Our scientists and field technicians were able to conduct limited horseshoe crab monitoring and tagging efforts at select long term sentinel monitoring sites throughout Long Island this year. While we were not able to involve the hundreds of volunteers that we typically help coordinate as part of the NYS Horseshoe Crab Monitoring Network, our staff members were still able to collect important data in support of our horseshoe crab population!

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Good Thing #15

We installed a new oyster reef at Gurney’s Star Island Marina! Approximately 100,000 spat-on-shell oysters were produced at our SCMELC facility hatchery and delivered on a beautiful July day for deployment in Lake Montauk. Thanks to our partnership with @gurneysresorts and support from the community and @preservemontauk , we will be able to continue efforts next year through 2030 to build a spat-on-shell reef 1million oysters strong.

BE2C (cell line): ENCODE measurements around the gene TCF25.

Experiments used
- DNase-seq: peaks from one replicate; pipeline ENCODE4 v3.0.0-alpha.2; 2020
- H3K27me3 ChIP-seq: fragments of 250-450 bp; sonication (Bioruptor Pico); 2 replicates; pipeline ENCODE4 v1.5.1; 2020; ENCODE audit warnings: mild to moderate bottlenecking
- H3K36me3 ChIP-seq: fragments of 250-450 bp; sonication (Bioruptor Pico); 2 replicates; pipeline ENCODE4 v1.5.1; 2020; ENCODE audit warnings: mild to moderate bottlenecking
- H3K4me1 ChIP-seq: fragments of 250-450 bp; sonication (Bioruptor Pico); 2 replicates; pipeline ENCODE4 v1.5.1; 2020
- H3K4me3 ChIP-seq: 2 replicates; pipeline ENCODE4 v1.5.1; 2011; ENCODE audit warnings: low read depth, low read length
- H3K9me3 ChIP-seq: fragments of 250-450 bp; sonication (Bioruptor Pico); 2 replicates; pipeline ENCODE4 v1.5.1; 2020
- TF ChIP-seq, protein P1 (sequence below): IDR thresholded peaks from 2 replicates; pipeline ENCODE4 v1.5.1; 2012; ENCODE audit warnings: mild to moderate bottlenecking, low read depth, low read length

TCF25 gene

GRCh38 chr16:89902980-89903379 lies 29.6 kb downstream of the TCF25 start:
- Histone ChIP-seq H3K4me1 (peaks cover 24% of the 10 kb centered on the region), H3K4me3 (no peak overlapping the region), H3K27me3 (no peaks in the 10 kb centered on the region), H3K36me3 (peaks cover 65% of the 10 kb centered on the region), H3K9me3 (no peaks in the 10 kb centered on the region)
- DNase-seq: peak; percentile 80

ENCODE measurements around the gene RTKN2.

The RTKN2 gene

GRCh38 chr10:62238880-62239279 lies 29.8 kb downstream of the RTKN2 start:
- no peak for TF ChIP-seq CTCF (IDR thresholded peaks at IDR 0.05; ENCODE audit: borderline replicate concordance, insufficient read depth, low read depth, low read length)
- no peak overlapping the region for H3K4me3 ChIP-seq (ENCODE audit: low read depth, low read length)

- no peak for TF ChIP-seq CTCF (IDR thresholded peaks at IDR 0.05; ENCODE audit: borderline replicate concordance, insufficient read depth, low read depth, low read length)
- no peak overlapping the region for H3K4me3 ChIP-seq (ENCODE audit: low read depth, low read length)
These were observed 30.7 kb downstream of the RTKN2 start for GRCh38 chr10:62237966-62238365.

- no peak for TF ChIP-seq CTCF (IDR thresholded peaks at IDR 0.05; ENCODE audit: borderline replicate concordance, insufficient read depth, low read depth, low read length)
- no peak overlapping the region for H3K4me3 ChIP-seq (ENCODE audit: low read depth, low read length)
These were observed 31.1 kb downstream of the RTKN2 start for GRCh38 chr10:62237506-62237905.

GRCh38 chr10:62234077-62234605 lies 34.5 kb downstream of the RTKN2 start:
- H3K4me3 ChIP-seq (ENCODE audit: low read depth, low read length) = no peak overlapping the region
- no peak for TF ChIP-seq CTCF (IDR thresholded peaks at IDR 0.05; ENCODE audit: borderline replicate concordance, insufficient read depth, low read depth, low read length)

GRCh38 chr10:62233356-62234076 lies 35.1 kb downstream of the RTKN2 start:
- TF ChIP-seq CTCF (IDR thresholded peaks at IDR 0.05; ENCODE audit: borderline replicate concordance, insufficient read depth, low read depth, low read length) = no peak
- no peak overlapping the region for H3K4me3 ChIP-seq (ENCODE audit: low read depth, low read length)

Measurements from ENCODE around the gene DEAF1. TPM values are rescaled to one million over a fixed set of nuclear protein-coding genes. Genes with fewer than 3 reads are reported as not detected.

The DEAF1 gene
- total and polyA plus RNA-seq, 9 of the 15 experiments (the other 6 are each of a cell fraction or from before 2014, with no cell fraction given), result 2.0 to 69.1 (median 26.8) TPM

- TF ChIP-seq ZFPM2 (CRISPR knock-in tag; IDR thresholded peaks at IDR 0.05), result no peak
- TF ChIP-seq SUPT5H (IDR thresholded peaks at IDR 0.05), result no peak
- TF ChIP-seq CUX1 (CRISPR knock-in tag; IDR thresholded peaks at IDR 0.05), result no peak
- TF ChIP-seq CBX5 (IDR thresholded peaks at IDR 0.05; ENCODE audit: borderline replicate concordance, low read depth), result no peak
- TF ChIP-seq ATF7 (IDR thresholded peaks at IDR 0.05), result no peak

Good Thing #14

We worked with Josephs Design on a major rebrand and marketing project for CCE Marine Program, including the creation of logos and icons for all of our main program areas and stewardship initiatives: Back to the Bays, Digital Education, SPAT, Seahorse Conservation, ArtSea, Scouts for the Bays, and so many more! The Marine Program now has a more cohesive look with beautiful, modern branding that will take us into 2021 with style! 

Good Thing #13

Our bay scallop restoration program had one of its best years ever cultivating scallops.

Learn more here

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Good Thing #12

We were able to continue to provide outreach to the community about choosing local fish and supporting local fish markets. Thank you to @southoldfishmarket @masticseafood @clawsfishmarket and @easthamptonfarmersmarket for hosting our outreach stations this year, it was great to safely interact with our local communities and spread the word about the importance of supporting local, sustainable seafood.